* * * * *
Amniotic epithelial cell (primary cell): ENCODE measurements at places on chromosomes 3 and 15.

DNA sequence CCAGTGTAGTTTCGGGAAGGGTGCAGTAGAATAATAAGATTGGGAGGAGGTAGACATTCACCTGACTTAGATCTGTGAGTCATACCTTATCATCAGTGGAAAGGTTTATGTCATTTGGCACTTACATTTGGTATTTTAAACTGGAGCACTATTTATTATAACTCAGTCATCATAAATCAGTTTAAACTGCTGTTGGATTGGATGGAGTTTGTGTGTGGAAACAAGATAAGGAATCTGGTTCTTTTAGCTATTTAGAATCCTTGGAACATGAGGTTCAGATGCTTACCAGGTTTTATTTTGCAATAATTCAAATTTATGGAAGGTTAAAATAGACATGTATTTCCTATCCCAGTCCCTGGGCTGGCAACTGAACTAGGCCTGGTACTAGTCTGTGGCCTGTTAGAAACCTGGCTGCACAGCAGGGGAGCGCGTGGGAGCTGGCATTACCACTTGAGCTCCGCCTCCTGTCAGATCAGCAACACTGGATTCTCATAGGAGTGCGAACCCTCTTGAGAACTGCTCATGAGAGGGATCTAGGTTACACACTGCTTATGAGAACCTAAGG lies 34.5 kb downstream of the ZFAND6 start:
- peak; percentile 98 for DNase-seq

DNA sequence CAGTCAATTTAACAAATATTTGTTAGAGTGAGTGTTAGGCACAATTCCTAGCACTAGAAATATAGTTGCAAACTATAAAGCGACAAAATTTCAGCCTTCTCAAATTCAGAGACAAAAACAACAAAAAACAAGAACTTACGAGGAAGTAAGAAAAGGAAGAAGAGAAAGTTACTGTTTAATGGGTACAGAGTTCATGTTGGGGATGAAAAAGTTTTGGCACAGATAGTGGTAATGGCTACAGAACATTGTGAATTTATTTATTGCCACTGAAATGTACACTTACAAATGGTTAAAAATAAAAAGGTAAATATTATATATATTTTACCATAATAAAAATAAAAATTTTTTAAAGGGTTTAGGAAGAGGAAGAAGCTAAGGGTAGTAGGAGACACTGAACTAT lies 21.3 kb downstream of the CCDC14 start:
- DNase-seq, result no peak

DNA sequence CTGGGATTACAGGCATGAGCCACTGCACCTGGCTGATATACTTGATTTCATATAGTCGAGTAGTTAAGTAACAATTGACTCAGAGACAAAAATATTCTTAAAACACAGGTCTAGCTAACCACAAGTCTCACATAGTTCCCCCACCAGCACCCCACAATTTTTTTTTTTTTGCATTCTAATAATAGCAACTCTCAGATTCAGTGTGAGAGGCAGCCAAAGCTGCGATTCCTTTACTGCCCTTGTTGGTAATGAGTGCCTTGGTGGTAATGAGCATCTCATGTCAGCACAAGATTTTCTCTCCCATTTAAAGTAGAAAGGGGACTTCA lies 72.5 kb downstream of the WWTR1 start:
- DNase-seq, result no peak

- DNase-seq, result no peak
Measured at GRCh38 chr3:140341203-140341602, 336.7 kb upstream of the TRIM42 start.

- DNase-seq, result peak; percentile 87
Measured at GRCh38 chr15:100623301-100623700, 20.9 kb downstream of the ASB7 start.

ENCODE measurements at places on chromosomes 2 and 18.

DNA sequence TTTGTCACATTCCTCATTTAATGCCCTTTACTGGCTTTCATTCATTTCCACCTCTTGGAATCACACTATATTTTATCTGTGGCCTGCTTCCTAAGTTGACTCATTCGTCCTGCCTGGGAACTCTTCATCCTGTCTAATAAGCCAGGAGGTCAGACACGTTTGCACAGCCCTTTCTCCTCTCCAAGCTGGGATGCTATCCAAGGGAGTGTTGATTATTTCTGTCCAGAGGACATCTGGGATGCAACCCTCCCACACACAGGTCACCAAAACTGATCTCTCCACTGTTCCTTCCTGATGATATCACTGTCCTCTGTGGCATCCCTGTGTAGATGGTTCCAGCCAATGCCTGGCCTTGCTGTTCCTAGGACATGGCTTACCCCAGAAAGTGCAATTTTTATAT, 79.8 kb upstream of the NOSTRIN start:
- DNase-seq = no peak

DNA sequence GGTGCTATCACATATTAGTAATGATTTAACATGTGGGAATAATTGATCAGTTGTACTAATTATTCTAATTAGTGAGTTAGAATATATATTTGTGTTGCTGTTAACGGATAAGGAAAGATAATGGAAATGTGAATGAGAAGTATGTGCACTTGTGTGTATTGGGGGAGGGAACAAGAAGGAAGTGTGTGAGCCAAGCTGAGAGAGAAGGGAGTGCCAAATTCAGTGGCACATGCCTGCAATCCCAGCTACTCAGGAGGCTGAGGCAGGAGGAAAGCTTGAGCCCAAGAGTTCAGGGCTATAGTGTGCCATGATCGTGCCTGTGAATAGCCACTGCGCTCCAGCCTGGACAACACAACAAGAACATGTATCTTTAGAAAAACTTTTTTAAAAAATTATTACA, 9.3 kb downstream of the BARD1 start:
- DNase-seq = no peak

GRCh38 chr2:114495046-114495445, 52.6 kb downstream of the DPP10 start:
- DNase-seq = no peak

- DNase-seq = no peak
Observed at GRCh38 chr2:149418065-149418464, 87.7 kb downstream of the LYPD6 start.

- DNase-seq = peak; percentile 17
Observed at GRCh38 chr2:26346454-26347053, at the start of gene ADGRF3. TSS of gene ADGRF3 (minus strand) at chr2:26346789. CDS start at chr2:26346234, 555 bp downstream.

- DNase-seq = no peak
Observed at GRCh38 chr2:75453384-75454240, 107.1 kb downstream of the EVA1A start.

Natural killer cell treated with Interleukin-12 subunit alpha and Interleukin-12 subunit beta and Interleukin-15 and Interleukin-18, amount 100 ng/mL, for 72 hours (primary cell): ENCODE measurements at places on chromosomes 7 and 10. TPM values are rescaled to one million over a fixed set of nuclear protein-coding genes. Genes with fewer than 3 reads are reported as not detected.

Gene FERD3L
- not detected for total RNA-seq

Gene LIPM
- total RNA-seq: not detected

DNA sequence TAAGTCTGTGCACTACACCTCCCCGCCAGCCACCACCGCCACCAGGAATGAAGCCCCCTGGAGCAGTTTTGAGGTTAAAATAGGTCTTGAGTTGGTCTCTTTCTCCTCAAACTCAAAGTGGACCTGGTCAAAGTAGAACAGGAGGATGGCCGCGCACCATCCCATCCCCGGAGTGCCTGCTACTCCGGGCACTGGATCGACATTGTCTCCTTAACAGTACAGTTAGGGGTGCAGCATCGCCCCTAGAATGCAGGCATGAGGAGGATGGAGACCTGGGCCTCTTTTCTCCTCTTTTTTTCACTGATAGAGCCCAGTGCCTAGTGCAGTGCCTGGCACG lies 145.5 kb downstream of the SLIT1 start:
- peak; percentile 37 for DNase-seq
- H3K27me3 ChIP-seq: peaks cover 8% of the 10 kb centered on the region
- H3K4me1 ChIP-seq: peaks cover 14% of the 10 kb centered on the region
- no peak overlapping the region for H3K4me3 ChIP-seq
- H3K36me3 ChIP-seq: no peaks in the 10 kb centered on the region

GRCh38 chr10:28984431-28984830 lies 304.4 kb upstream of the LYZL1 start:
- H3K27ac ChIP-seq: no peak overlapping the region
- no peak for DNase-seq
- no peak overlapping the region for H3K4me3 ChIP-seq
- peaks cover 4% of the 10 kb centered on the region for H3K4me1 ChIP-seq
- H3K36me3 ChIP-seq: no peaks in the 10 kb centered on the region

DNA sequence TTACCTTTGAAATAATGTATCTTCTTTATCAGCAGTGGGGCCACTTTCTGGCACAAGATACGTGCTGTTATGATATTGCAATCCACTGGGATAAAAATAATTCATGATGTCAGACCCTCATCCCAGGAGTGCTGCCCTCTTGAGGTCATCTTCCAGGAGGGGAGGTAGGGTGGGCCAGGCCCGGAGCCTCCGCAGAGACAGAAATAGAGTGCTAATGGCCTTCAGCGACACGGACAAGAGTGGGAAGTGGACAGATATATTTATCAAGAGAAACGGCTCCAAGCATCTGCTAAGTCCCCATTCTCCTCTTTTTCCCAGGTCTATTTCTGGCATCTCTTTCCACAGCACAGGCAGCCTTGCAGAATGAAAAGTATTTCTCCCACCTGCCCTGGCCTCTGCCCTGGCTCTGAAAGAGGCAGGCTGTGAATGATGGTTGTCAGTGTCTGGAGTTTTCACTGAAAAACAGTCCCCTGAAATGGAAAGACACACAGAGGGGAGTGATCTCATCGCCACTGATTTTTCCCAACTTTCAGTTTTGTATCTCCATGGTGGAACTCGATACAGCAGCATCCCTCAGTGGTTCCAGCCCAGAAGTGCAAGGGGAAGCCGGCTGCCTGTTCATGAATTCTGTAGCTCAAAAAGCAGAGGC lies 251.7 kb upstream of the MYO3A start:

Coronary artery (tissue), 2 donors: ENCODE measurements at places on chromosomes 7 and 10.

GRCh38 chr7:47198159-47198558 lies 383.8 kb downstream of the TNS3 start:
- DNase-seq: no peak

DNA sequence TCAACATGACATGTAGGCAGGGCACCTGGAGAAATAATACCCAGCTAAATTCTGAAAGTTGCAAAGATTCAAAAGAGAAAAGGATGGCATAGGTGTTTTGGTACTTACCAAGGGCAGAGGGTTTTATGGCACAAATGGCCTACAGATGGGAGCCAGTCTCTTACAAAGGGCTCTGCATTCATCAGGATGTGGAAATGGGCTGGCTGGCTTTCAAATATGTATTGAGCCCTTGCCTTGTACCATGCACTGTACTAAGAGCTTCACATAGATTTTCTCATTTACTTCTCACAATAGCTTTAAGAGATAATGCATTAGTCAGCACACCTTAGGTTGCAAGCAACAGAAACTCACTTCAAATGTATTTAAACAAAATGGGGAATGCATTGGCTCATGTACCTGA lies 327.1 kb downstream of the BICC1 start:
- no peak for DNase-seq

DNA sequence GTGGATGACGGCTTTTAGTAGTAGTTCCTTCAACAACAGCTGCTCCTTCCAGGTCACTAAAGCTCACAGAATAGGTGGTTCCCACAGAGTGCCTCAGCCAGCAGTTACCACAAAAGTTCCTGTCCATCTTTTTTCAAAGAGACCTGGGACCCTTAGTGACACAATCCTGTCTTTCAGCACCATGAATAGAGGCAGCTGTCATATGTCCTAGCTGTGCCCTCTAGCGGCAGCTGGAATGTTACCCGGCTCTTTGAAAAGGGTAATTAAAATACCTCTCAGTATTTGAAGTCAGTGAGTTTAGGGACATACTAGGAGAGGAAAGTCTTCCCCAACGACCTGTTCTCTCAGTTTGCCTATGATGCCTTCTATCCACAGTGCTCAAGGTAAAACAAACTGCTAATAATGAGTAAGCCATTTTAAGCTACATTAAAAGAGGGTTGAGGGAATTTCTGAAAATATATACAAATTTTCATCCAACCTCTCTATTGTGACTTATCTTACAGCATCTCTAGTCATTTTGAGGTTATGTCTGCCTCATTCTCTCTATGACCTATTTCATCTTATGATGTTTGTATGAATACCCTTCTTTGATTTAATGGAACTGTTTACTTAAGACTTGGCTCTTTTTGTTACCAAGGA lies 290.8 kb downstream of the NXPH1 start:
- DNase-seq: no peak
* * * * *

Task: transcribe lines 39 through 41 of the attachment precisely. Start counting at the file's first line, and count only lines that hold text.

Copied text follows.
- no peak overlapping the region for H3K4me3 ChIP-seq
- peaks cover 4% of the 10 kb centered on the region for H3K4me1 ChIP-seq
- H3K36me3 ChIP-seq: no peaks in the 10 kb centered on the region